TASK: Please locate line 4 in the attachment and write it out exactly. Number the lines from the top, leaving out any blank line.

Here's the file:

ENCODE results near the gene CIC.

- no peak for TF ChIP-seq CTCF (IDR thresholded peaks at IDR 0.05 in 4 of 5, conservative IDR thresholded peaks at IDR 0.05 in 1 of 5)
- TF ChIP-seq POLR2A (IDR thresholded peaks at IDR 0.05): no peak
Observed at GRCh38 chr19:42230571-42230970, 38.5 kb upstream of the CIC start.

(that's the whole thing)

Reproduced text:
Observed at GRCh38 chr19:42230571-42230970, 38.5 kb upstream of the CIC start.